The trade regime in Central America is a key example of an essential regional public good. Beyond efforts to harmonize tariffs and regulations, the countries have also linked their customs, migration and tax collection systems in a series of platforms that help officials verify documents for people and cargo moving through the region. This single, interoperable platform—Central American Trade Platform—will consolidate this multiplicity of services and offer improved functions to accelerate inspections in the border. If completed on time, the system will be in place by the end of 2017.
Even in its early stages, the coordinated trade platform has allowed Costa Rica, El Salvador, Guatemala, Honduras, Nicaragua and Panama to take their trade from $4.7 billion in 2005, to $9.2 billion in 2015. The early process of building these intra-regional organization started to bear fruit just as the global financial crisis hit in 2007 and 2008, providing a much-needed cushion for the region’s economies from global turmoil. And today this evolving platform is helping strengthen the sub-region’s current positive outlook, even amidst the dimmer prospects for global growth and trade.
An eye for details and context
Policies in other sectors also point to the importance of strengthening and broadening institutions for regional coordination. In his shout out to the benefits of regional cooperation, Vice President Biden pointed to the case of the Electric Interconnection System for the Countries of Central America (SIEPAC) as a successful example of the benefits of the legal, institutional, and technical processes that enabled the creation of a Central American Electricity Market. The effort has reduced the cost of electricity for consumers across the six participating countries, ensured a more secure supply of energy and reduced their dependency on fossil fuels.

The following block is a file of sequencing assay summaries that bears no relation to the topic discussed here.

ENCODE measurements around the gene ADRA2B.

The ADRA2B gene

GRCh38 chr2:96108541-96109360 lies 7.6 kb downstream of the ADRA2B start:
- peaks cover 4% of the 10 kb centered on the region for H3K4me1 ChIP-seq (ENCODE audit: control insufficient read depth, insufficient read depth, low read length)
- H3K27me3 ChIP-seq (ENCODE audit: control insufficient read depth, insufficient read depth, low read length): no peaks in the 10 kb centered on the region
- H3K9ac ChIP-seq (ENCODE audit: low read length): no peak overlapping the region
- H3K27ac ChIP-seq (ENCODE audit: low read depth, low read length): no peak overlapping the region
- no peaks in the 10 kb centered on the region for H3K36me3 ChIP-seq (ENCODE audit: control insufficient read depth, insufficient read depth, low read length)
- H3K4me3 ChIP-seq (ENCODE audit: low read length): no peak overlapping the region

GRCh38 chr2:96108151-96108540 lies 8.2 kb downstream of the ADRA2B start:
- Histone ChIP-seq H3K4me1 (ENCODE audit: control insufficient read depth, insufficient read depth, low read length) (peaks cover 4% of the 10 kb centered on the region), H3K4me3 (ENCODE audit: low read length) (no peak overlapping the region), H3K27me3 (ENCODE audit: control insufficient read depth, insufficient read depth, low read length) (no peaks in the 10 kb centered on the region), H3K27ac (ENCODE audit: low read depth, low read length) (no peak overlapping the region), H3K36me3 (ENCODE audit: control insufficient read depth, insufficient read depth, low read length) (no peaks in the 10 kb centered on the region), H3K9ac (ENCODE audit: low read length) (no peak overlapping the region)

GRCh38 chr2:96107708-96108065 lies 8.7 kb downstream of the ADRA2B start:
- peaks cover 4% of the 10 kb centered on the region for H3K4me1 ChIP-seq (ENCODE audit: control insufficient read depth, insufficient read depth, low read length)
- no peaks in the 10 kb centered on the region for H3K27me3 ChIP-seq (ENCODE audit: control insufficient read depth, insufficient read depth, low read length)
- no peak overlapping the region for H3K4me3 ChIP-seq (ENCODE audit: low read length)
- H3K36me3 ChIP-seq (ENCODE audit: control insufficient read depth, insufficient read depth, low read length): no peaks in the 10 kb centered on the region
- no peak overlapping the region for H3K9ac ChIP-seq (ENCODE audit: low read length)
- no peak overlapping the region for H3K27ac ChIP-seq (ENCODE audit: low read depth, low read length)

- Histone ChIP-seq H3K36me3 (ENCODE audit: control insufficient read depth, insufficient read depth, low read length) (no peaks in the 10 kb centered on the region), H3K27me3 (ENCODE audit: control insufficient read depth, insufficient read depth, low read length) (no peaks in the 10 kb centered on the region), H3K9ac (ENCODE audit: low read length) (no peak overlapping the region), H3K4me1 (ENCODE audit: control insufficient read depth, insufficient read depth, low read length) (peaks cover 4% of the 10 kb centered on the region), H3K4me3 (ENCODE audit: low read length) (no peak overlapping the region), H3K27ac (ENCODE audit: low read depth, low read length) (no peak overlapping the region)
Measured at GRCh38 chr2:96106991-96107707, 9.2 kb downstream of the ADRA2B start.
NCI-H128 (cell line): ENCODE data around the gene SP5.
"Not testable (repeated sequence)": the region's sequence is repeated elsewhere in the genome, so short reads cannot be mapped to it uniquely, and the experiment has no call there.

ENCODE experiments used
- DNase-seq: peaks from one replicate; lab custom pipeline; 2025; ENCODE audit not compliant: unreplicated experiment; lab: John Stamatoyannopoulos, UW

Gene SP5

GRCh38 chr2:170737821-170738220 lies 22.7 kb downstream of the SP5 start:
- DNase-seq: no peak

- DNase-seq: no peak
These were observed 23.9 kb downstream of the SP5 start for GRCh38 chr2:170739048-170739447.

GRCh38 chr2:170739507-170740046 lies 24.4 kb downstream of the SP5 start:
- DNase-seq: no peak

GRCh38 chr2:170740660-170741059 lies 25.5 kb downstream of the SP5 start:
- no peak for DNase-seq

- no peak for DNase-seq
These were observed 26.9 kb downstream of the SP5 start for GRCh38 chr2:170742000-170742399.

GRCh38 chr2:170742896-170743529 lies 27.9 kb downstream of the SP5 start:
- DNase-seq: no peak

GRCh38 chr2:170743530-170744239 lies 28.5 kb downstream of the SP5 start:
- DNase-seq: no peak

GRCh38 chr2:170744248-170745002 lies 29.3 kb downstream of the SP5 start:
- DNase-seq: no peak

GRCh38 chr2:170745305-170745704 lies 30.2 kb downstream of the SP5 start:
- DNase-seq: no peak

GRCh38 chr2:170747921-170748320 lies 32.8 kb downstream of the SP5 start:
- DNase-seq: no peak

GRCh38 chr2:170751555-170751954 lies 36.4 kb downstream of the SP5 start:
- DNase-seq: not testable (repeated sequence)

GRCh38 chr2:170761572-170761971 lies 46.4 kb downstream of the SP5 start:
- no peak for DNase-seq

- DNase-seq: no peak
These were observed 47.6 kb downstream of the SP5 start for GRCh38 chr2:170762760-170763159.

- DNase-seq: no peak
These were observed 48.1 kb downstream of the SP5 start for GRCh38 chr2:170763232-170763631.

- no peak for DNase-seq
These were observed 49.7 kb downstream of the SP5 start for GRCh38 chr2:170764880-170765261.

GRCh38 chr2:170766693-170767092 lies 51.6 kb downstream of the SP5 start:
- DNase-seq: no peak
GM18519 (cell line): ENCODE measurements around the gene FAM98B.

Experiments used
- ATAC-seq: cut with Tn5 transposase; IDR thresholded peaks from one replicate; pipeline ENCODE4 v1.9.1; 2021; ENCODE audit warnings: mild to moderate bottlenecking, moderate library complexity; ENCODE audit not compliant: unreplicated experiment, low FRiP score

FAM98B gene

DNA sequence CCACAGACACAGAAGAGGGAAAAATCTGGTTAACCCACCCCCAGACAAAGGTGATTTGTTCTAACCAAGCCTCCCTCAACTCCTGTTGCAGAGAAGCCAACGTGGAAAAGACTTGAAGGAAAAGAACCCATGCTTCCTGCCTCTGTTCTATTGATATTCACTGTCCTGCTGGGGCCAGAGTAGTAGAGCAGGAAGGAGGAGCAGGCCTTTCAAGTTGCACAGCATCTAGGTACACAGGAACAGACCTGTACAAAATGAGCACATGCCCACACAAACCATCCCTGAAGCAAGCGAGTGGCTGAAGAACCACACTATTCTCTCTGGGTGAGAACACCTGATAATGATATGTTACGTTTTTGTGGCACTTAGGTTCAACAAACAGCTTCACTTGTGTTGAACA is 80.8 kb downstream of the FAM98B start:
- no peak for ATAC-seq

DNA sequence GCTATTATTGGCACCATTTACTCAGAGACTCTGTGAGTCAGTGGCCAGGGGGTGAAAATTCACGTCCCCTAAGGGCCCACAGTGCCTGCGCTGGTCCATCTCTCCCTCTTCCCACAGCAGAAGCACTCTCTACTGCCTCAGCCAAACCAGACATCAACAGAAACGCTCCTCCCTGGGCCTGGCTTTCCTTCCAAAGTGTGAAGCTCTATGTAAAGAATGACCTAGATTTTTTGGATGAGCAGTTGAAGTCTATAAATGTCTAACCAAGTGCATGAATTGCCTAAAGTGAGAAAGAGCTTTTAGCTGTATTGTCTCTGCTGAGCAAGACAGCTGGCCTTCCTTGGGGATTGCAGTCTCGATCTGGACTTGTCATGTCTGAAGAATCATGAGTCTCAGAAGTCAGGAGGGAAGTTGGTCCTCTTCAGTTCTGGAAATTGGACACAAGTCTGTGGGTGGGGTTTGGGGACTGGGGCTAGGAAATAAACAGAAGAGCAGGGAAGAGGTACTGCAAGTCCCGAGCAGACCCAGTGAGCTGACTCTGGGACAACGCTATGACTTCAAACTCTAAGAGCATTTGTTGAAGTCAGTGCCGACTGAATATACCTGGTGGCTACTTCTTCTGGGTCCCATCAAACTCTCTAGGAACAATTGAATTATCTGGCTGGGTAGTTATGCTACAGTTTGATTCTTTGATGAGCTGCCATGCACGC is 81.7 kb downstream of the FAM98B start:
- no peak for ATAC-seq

But SIEPAC is also a good example of where regional coordination and policy dialogue have fostered cooperation on sub-regional issues. For example, the project required creative methods to secure financing via a public-private scheme to deal with limited available resources and small national markets. It also leveraged the infrastructure available in each country to ensure a sufficiently large market that would be more conducive to securing the needed investments.
In the case of trade policies, too, countries in Central America are now seeking to create synergies between national commitments to implement the World Trade Organization’s Trade Facilitation Agreement and a regional action plan. That plan will further streamline border-crossing procedures, taking into account the needs of both the public and private sectors to not just make trade smoother within the region but also the region’s trade smoother with the rest of the world.
From Biden’s message it is clear that the Americas are a priority in the United States’ agenda. The path ahead will require a combination of high-level policy dialogue to face common challenges, but such efforts have to move beyond platitudes and declarations so common in summits across the world, and focus on the detail and implementation of specific programs. Doing so will prove crucial not just to deepening regional integration and the region’s integration into the global economy, but also to building more inclusive economies.
Javier A. Gutiérrez is the Executive Director of the Secretariat for Central American Economic Integration (SIECA). You can follow him on Twitter @jantgut.